So when I say “strong” fascism or even just fascism, I mean a combination of those five things. So while Trump isn’t a source fascist, with this list in hand it’s easy to see that in modern usage of the term, Trump, his Trumpettes, and the GoP supporting him are all jack-booted fascists in this generalized sense.
He wanted to have a multimillionmilitary fucking parade, people. Where have we seen that kind of thing before?
We also have to note that the salient examples of fascism are actual things we have pictures of and stories about: Mussolini’s Italy and Hilter’s Germany. (See above.) These are the recognizable instances or examples of fascism that audiences and makers may have in mind when we talk on these subjects, and those associations are part of what get us in trouble when we try to suss out where it might be hiding: Eagles, high contrast red black and white graphics on banners and flags, uniformed citizens groups, flared helmets, giant military parades.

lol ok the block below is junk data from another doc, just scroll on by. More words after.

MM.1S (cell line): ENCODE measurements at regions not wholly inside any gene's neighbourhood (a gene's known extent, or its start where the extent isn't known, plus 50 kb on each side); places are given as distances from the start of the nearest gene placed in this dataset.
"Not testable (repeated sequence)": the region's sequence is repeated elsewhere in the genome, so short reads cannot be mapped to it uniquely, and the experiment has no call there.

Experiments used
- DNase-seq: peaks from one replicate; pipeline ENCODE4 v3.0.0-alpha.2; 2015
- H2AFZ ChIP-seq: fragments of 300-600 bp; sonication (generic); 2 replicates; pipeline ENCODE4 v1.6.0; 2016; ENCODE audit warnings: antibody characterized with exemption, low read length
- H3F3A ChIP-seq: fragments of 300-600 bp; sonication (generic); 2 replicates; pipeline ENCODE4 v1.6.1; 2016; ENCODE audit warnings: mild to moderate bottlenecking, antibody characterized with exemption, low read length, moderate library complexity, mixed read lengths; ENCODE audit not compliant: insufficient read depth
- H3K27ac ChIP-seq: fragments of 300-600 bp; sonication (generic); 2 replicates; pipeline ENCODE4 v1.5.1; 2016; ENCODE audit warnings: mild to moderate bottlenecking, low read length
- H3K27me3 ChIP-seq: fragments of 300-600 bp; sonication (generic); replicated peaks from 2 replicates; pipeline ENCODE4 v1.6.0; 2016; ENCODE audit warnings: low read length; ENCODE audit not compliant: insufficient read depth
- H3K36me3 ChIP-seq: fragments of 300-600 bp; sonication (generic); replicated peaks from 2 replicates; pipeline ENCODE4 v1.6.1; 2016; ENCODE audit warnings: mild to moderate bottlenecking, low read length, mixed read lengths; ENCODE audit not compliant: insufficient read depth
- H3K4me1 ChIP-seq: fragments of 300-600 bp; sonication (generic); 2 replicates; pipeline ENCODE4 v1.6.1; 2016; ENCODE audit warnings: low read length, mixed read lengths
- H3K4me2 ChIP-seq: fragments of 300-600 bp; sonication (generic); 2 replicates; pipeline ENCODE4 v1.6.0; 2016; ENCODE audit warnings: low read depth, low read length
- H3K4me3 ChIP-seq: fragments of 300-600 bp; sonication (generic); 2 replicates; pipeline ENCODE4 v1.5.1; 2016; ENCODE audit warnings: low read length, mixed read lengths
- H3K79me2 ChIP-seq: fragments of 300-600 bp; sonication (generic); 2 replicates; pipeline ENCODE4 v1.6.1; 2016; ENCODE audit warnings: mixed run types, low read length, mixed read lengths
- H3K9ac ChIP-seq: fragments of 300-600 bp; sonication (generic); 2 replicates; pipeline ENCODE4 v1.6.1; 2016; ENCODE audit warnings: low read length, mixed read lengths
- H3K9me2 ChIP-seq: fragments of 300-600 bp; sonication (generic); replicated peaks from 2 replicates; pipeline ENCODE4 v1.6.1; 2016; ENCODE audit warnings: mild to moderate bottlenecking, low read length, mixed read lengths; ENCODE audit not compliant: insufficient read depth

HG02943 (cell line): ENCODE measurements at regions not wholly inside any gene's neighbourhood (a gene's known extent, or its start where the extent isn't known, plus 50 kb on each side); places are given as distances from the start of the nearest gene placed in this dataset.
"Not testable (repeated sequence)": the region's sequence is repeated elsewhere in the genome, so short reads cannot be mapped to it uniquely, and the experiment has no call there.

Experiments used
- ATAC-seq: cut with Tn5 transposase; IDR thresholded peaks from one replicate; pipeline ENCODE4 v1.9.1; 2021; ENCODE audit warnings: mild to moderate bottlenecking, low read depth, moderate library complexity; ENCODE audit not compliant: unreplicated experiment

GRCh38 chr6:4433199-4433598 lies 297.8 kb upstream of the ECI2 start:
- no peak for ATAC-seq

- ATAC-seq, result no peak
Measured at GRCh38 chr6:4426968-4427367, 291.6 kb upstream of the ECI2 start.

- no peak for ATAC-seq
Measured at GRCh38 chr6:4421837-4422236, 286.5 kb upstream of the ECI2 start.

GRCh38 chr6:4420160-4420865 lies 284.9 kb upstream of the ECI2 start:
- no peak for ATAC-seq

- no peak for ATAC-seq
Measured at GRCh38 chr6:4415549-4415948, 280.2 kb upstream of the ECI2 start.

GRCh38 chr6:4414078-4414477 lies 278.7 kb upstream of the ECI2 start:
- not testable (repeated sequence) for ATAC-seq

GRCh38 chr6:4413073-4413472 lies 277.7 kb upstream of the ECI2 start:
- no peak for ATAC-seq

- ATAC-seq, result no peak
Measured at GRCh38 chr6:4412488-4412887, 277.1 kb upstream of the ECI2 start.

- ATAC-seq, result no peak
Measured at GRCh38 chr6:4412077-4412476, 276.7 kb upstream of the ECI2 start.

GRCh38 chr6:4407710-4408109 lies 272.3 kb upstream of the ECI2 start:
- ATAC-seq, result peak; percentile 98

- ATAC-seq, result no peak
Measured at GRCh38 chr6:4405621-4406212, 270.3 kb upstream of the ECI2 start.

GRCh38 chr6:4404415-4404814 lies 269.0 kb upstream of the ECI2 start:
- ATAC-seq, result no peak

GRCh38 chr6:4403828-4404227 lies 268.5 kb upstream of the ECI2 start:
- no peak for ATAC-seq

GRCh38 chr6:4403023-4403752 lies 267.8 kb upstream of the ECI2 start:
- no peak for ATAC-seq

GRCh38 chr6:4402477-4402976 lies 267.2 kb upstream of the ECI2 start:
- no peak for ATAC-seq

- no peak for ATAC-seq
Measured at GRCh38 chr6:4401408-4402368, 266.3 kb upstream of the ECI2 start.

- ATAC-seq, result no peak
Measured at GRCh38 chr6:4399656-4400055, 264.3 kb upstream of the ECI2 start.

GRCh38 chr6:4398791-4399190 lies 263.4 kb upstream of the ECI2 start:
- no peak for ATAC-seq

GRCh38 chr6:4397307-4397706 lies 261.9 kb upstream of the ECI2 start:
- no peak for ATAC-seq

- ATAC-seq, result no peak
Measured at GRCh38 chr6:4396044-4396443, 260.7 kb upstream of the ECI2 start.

Let’s take these different senses of fascism (weak, strong, source, style) and these historical examples as our starting point in the next post, to draft a list of the movies and TV shows that we might use in a mini-survey. Because it almost (almost) shows up a lot.